Even Bigwigs Have to Take a Dip in the Capital's Jury Pool
This is why God created BlackBerrys, folks! Yesterday was shaping up as a routinely dull day in the jury pool holding pen at D.C. Superior Court until a clerk called a couple dozen names into the courtroom of Judge Rafael Diaz. Two immediately greeted each other.
"Hello, Karl," said Madeleine Albright .
"Hello, Madame Secretary," said Karl Rove .
Then everyone in the room dived for their portable communication devices. "It reminded me of why I moved to Washington!" one witness gasped to us from a courthouse broom closet.
The Bush strategist was in a lightweight olive-green suit, cell glued to ear, and looked like he had lost weight. He was heard telling Albright that Omaha (which just won a surprising chunk of anti-terror funds) is a target because all the phone lines cross there. In the waiting room, he passed time with homework (notes on the Iraqi prime minister's visit, a draft op-ed on American workers, a PowerPoint on Social Security reform, an article on "Candidate Giuliani," bullet points on Gulf Coast reconstruction). When another juror started snoring, he quipped, "We need to get that guy some sinus surgery." Once in the courtroom (a cocaine distribution case), Rove was quickly excused, prompting a wave of huffy our jobs are as important as his! whispers. But, explained White House spokeswoman Dana Perino, "He knew the judge socially": Their kids graduated from high school together. Said another juror: "Somehow I thought his next court appearance would be less mundane."
The former secretary of state wore a brown unconstructed blazer-and-culottes ensemble, a blue tee and low-heeled loafers. Another potential juror was glad to see that Albright hasn't been dismissed yet: "That may work for us. Don't they ask if you know anybody in the room? We all know you!" Replied Albright: "That didn't work for me."
Her Ambassadorship Has Come In. Next Stop: Barbados.
|In Mary Ourisman's future: A posting worth toasting.(File Photo)|
The wife of car tycoon Mandy Ourisman is a high-profile figure on Washington's social and cultural scene; Laura Bush attended her 60th-birthday party in February. The White House formally announced the nomination last week, months after word leaked out that President Bush had tapped her for the job. The Caribbean postings are often reserved for political appointees with ties to the Republican Party -- the Ourismans have donated $443,620 to GOP candidates and committees since 1999.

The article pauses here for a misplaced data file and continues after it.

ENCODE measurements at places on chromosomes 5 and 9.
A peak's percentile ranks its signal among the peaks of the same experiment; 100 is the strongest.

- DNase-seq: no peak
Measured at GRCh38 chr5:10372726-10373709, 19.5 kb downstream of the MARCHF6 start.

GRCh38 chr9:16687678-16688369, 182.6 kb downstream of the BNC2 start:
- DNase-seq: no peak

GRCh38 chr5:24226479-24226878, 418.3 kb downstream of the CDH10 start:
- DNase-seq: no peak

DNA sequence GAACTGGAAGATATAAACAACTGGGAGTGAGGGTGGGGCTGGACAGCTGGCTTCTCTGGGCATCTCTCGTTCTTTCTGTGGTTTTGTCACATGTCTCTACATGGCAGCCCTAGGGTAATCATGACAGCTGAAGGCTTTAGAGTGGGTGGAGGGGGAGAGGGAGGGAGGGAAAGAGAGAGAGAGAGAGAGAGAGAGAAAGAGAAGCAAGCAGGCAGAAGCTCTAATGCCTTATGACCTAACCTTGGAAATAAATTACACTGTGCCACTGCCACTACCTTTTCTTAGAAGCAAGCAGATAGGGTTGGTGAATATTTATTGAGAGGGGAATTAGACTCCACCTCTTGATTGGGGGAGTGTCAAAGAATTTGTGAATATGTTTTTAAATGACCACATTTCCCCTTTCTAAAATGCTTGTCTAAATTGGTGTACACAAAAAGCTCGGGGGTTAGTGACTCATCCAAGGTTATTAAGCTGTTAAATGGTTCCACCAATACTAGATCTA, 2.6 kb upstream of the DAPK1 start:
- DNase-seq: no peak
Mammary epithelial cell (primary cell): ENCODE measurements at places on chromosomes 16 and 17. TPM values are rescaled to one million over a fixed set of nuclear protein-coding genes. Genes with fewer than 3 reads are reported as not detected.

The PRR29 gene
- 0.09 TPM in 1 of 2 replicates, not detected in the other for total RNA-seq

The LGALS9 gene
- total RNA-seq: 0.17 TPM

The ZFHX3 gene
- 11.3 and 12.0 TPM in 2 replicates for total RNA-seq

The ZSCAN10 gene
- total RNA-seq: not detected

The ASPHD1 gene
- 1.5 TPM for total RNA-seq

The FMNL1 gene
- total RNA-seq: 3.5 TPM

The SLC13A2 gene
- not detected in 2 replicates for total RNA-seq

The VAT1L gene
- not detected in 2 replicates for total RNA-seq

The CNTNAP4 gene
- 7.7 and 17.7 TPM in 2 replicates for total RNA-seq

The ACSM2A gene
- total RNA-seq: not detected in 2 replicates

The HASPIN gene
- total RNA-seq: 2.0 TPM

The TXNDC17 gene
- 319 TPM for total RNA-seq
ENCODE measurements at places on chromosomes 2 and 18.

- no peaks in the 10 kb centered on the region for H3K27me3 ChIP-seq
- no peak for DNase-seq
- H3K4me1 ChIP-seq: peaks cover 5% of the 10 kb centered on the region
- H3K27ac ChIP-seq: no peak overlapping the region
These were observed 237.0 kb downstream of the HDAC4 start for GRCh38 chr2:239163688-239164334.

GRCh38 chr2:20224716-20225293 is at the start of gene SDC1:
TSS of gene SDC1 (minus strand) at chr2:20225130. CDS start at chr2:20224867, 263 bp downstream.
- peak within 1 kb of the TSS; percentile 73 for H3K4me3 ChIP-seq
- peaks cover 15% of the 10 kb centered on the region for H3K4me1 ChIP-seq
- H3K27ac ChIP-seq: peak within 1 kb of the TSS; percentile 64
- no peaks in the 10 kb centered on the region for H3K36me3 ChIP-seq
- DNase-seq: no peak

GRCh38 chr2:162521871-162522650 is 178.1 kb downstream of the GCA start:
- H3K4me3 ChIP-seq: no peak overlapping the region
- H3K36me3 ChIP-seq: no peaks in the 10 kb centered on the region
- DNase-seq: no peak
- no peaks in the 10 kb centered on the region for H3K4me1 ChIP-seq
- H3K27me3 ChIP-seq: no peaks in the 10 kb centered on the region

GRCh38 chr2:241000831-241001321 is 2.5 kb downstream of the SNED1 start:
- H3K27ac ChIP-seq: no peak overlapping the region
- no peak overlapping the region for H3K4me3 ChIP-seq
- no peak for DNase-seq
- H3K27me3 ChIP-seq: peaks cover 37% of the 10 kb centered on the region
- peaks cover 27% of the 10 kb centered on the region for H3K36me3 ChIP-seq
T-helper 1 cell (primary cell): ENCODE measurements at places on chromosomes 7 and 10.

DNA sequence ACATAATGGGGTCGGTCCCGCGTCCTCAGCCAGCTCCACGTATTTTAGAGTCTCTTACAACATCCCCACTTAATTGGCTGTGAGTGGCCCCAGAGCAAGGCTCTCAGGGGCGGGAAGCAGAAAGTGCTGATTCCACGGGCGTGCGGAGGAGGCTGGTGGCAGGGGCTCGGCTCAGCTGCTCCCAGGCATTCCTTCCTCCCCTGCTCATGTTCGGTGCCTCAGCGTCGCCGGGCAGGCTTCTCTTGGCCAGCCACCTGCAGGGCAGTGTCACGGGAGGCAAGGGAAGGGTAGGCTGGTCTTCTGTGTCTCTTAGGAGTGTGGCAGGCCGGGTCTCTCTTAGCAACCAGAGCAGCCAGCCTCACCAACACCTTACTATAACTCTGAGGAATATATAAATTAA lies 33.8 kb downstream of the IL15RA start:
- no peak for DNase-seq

Like a good nominee, Ourisman is keeping mum until confirmed, but her husband says, "She's on cloud nine -- she's very honored. And I'll be supporting her and going with her." They'll be leaving homes in Washington, Palm Beach, and Jamaica for the ambassador's residence on the west coast of the laid-back island nation, where their pals will undoubtedly pour serious bucks into the tourism industry. "Remember, in Barbados the prime minister walks down Broad Street and pushes his own trolley in the market -- without security," says Roy Morris, editor at Barbados's Daily Nation newspaper.
If confirmed, Ourisman will become not only "Ambassador Extraordinary and Plenipotentiary" to Barbados (population 265,000) but will also represent the United States in St. Kitts, St. Lucia, Antigua, Dominica, Grenada and St. Vincent and the Grenadines. Lots of drinks with little umbrellas in her future!
THIS JUST IN . . .
|From left, contestants Miss Switzerland Lauriane Gillieron, Miss Paraguay Lourdes Arevalos, Miss Japan Kurara Chibana, Miss USA Tara Conner and Miss Puerto Rico Zuleyka Rivera hold hands during the Miss Universe competition in Los Angeles.(Hector Mata - AFP)|
HEY, ISN'T THAT . . . ?
Tom Hanks and Dennis Miller touring the Spy Museum on Saturday night after both attended the Nationals victory over the Cubs at RFK. Hanks (in a Rock and Roll Hall of Fame jacket and jeans) brought two of his sons; he's been on a 50th-birthday pilgrimage this summer to visit every MLB stadium in the nation. He told museum folks he's doing research for his upcoming role in " Charlie Wilson's War," about the wheeler-dealer Texas congressman who secretly helped arm the Afghan mujaheddin in the '80s.